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    Janelle Nightingale
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    Change Agent
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Crossing the Chasm: A Simulation for Strategic Planning & Brand Strategy

Crossing the Business Chasm

As a graduate student in the University of Oklahoma’s OU’s Strategic Planning & Brand Strategy program, I recently had the opportunity to participate in the HBR Crossing the Chasm simulation. This simulation is based on Geoffrey Moore’s book “Crossing the Chasm,” which outlines a methodology for successfully marketing and selling disruptive products to mainstream customers.

The simulation involves creating a marketing strategy for a fictional startup that has developed a new technology product. The goal is to cross the “chasm” between early adopters and mainstream customers by identifying and targeting specific customer segments with tailored messaging and tactics.

So, how do you cross the chasm? It all starts with understanding your target customer segments. Early adopters are typically tech-savvy individuals willing to take risks on new products. On the other hand, mainstream customers are more risk-averse and need to see proof of value before adopting a new product.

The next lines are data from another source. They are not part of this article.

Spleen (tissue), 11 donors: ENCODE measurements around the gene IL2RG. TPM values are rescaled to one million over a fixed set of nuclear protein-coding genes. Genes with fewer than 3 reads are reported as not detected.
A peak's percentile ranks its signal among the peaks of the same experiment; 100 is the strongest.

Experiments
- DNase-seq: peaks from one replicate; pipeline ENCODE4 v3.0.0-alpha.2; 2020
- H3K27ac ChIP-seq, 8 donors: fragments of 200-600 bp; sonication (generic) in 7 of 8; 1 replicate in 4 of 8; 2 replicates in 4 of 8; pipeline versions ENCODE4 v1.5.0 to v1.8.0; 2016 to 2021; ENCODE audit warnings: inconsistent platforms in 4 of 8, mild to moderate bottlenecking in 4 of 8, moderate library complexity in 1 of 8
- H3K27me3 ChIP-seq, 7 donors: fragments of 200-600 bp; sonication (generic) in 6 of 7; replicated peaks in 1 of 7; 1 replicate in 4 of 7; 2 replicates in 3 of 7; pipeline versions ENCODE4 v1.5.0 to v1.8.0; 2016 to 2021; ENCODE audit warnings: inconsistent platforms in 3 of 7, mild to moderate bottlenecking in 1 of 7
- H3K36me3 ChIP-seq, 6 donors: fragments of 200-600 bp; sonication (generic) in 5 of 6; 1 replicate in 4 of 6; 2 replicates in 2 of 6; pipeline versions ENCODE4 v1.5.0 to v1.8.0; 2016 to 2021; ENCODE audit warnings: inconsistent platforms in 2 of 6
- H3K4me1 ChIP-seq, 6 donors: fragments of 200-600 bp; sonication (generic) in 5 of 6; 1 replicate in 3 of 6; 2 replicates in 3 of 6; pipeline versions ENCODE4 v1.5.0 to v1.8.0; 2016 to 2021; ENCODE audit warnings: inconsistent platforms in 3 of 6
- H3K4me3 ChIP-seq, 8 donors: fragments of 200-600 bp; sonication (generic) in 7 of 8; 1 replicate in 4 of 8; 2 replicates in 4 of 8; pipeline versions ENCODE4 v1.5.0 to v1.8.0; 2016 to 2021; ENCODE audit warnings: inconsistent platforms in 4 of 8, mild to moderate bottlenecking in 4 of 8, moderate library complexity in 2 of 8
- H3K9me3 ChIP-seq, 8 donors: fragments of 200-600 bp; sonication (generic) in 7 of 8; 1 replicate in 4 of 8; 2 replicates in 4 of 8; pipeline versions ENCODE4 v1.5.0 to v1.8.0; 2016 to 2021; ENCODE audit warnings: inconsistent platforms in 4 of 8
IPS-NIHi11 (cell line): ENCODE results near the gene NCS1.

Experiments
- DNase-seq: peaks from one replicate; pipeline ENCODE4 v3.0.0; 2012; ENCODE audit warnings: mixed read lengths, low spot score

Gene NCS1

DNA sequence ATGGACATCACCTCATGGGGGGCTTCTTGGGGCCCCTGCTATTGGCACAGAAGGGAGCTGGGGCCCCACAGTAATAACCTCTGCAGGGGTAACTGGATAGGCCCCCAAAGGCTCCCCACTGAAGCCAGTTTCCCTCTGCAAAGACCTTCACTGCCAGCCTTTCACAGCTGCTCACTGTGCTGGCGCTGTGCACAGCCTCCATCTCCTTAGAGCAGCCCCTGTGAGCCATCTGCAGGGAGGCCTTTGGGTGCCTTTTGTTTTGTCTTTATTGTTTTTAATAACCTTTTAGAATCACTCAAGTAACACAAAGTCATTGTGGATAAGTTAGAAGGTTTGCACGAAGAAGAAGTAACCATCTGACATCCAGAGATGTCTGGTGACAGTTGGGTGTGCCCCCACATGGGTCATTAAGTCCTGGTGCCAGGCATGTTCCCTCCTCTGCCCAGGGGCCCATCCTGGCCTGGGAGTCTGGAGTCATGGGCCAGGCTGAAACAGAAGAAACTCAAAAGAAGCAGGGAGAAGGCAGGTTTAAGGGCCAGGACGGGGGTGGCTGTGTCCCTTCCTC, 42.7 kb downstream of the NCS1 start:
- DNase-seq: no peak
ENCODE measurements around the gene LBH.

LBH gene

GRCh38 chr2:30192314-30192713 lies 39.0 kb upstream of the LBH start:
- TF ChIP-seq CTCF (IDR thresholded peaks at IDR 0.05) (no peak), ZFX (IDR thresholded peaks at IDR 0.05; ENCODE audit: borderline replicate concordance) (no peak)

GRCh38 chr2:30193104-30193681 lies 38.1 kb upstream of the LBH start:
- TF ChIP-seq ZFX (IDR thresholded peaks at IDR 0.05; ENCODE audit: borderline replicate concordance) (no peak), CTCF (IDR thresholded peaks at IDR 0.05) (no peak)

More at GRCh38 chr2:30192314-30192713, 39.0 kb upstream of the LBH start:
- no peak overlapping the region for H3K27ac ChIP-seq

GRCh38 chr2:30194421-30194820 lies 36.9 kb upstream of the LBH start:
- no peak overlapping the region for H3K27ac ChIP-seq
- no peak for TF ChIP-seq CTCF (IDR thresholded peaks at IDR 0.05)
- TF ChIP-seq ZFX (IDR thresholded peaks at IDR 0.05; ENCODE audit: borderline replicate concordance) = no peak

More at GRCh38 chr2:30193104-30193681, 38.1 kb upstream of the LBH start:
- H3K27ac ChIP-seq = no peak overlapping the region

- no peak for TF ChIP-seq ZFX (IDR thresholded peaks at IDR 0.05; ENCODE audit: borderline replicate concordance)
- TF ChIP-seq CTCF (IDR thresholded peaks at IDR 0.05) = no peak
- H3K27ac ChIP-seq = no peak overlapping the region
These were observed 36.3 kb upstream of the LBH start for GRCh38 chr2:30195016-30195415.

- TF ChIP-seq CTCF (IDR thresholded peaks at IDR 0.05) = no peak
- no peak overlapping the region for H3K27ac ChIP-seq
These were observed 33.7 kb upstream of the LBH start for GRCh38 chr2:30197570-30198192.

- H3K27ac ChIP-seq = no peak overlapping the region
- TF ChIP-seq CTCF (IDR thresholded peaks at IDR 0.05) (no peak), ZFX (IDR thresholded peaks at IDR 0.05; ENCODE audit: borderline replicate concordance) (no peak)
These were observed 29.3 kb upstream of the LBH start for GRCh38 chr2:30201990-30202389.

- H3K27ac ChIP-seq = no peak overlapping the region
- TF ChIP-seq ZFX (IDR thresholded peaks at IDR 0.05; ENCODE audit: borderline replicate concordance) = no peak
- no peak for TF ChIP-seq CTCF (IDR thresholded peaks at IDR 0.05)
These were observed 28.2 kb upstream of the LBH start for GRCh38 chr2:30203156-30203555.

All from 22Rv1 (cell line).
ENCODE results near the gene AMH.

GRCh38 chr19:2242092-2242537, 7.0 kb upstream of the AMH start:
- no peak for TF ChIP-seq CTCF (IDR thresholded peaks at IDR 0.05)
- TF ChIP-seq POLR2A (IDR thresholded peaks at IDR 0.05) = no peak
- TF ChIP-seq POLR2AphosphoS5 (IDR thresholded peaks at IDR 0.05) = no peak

To bridge this gap, companies must identify their “beachhead” market – a small niche market where they can gain traction and prove their product’s value. From there, they can use a “bowling pin” strategy to expand into adjacent markets one at a time.

In real-life business, crossing the chasm requires careful planning and execution. For example, Apple’s iPod was initially marketed towards tech enthusiasts but gained mainstream adoption through targeted advertising campaigns that emphasized ease of use and convenience. Similarly, Tesla started out targeting early adopters with its high-end electric sports cars before expanding into more mainstream markets with lower-priced models.

But what about nonprofits? How can they use this methodology? Nonprofits can apply the bowling pin strategy to expand their impact from one community or cause area to another. For example, an organization focused on providing educational resources in low-income areas could start by targeting schools in one city before expanding into neighboring cities or even other regions.

Overall, participating in the HBR Crossing the Chasm simulation was informative and fun! It allowed me to think creatively about marketing strategies while learning practical skills that will be valuable in my future career endeavors. Whether working in business or nonprofit sectors, understanding how to cross the chasm is essential for success in today’s ever-changing marketplace.

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